Agglomeration, Clusters and Entrepreneurship

Agglomeration, Clusters and Entrepreneurship

Studies in Regional Economic Development

New Horizons in Regional Science series

Edited by Charlie Karlsson, Börje Johansson and Roger R. Stough

Regional economic development has experienced considerable dynamism over recent years. Perhaps the most notable cases were the rise of China and India to emergent country status by the turn of the millennium. With time now for hindsight, this book identifies some of the key forces behind these development successes, namely agglomeration, clusters and entrepreneurship.

Chapter 6: Entrepreneur urban policies and regional learning governance

Kiyoshi Kobayashi, Masamitsu Onishi and Hayeong Jeong

Subjects: business and management, entrepreneurship, economics and finance, economics of innovation, regional economics, innovation and technology, economics of innovation, urban and regional studies, clusters, regional economics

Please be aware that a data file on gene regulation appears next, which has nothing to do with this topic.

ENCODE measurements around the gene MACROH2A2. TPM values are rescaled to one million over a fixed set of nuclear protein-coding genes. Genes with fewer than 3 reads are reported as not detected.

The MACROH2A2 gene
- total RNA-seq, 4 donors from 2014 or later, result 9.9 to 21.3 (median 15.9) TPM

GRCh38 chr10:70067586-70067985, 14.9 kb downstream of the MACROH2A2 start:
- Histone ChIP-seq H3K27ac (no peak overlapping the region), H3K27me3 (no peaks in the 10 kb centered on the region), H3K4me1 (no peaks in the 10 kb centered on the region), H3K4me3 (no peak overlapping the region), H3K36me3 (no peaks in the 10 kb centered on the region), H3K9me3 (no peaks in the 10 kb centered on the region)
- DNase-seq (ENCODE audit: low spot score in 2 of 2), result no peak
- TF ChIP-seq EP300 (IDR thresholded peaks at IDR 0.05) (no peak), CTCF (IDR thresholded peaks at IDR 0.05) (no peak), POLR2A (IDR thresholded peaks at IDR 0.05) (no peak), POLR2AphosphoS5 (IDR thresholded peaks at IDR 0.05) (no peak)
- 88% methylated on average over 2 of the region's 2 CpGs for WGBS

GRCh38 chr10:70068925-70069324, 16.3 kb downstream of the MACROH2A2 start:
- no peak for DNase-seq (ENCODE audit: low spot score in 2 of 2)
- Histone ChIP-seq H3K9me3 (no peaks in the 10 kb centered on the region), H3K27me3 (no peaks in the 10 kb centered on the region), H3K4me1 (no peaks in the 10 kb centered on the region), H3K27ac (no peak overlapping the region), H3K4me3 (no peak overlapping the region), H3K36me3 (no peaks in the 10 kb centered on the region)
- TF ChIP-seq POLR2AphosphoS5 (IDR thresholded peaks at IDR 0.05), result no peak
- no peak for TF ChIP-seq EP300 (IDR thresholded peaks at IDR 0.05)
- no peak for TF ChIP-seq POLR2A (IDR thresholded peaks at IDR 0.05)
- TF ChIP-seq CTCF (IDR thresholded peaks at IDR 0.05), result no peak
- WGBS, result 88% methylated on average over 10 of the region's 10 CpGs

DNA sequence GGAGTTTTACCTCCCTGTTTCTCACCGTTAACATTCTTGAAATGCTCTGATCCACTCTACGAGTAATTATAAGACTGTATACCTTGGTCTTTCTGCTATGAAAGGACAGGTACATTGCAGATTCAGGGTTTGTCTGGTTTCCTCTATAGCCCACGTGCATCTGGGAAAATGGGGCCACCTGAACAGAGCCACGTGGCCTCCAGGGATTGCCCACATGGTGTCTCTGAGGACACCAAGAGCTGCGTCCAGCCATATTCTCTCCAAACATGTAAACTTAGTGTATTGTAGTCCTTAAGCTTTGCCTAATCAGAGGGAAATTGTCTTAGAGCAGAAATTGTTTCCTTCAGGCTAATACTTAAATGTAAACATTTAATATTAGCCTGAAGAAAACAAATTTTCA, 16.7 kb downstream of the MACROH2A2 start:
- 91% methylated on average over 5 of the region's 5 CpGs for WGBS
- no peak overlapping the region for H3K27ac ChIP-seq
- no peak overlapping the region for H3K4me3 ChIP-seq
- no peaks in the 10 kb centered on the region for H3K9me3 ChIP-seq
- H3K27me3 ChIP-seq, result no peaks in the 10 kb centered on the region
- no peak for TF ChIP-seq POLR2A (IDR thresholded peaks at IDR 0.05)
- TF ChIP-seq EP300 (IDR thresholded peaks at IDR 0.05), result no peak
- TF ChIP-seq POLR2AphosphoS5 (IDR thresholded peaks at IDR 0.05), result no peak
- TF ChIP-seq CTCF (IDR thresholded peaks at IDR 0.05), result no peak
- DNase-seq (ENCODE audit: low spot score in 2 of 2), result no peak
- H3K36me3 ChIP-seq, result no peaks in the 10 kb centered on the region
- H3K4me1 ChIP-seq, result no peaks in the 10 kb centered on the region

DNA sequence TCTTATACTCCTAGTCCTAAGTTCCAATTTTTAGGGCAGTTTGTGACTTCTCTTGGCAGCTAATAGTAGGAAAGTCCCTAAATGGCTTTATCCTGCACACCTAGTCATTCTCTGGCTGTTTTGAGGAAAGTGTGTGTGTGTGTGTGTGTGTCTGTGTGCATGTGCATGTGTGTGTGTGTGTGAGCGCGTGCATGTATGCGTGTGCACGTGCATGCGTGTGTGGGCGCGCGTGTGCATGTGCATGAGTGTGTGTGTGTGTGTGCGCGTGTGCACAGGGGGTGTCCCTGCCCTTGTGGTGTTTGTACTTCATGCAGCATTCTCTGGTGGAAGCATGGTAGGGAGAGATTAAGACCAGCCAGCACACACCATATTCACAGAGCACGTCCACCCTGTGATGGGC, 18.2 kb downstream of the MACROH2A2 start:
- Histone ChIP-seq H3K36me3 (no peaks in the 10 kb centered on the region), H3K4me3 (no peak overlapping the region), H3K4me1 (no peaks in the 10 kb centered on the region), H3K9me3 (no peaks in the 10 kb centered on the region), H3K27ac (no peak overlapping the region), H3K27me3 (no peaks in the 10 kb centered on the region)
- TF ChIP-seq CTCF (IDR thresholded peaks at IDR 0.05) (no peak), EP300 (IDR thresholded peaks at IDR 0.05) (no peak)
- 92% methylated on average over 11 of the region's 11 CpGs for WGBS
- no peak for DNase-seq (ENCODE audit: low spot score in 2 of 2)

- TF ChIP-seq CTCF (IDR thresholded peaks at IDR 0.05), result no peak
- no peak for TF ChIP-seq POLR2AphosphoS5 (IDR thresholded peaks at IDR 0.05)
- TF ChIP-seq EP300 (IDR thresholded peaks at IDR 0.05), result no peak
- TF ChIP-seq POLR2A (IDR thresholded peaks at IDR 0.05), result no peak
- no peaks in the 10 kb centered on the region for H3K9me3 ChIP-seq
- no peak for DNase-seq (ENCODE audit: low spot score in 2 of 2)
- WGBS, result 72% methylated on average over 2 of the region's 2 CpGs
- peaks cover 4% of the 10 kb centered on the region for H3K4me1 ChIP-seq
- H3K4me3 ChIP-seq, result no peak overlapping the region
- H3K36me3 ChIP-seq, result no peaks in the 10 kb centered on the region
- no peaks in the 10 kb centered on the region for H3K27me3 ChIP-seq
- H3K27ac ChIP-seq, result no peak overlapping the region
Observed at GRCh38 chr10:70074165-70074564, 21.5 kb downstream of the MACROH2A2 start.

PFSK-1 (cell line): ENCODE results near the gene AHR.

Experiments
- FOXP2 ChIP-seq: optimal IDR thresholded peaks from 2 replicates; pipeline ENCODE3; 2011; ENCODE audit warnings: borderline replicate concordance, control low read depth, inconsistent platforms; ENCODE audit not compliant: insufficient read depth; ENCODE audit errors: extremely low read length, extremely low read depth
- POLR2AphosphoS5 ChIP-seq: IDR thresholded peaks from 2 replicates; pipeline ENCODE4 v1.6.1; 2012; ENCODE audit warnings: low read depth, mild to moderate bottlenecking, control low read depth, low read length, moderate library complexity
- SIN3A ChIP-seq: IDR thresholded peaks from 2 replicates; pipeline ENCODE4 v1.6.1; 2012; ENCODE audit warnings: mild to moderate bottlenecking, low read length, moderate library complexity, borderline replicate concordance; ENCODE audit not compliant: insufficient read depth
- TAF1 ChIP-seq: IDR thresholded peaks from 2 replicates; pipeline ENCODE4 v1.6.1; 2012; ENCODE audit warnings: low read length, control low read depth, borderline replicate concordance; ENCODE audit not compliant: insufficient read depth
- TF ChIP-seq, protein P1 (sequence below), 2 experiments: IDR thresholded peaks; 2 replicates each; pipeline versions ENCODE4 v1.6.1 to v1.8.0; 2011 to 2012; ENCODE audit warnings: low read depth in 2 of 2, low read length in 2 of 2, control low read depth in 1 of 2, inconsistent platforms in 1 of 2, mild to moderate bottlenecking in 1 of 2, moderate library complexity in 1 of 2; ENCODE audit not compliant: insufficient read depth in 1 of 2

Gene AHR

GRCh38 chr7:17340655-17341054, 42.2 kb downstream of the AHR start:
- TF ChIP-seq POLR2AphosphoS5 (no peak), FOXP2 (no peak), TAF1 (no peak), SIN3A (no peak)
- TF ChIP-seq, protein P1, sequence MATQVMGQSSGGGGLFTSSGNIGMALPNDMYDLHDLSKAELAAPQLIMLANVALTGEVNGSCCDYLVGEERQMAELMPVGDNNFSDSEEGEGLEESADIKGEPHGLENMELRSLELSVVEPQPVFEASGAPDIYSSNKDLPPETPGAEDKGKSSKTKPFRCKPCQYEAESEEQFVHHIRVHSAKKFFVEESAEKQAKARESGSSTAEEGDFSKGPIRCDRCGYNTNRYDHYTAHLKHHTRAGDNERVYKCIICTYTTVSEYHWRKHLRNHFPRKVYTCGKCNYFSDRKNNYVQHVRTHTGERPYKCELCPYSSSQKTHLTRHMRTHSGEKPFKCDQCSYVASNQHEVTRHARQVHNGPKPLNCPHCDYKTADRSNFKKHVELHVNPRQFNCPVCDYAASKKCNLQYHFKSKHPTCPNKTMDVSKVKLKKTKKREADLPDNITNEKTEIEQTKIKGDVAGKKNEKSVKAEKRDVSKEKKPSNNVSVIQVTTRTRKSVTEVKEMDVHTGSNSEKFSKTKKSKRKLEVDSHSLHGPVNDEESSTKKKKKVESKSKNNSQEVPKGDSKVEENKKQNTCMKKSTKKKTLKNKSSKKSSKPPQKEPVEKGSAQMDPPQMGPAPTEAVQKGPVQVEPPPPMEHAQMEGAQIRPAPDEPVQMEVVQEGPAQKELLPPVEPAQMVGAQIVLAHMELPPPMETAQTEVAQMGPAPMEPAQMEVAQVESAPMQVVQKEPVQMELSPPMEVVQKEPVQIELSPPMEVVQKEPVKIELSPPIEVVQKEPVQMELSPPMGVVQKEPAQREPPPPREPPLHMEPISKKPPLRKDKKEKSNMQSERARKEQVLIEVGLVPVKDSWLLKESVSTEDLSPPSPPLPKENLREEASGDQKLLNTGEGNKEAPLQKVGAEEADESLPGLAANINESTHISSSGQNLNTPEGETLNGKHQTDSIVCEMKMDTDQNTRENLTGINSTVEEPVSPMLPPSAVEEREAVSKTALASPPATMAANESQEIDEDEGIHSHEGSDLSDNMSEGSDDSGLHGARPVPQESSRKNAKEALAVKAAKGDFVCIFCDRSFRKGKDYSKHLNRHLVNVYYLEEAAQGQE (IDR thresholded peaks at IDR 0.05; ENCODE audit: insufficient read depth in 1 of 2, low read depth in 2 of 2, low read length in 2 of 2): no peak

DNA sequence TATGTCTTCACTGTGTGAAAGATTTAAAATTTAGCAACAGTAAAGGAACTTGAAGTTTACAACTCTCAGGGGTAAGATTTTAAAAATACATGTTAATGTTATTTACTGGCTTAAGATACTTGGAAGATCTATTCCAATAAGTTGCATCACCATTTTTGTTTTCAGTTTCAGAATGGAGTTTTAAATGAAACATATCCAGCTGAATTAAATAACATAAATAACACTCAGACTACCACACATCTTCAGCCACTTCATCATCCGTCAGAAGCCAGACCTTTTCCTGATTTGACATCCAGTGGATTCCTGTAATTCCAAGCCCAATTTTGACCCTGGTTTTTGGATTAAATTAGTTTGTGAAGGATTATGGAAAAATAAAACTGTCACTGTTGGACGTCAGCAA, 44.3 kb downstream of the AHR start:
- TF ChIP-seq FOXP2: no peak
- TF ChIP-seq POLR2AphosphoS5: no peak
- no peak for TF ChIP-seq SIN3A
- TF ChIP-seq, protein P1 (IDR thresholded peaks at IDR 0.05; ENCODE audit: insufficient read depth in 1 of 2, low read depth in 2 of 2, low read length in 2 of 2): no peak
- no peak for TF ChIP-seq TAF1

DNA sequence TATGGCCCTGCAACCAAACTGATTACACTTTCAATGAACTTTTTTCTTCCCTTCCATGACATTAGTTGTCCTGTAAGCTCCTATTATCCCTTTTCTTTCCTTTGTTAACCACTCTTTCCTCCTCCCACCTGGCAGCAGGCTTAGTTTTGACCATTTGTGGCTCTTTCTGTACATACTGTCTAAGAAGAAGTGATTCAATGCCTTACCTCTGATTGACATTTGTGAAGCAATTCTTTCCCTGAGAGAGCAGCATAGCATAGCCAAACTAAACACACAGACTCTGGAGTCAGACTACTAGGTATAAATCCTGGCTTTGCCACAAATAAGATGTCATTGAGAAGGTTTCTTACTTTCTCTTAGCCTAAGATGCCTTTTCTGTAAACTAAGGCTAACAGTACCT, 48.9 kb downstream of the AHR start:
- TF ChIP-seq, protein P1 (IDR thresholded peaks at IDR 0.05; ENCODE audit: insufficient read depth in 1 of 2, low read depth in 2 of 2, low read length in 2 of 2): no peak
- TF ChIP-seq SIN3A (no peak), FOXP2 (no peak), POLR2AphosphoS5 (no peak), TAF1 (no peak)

Extract

In many developed countries, voluntary associations are becoming integral resources for providing public services (Douglas, 1987). Voluntary associations include not only non-profit organizations (NPOs) and nongovernmental organizations (NGOs) but also polymorphic forms of organizations with loose organizational structures. It is difficult to give a rigorous definition for a voluntary association. Recently, various social and non-profit pilot programs for public policies are being implemented. There are many examples of voluntary associations playing a very important role in examining policy as well as in community renovations. In Japan, a voluntary association is referred to as a 'new public'. The role of voluntary associations is expected to be a new type of public-private partnership (PPP) which would be different from the traditional relationship framework between the public sector and the private sector. This research is motivated by a question: 'how can voluntary associations help in providing public services and urban development?' This chapter discusses voluntary association-mediated public services (VAMPS) as an 'entrepreneur based approach' for achieving effective urban policies and its generation mechanism.

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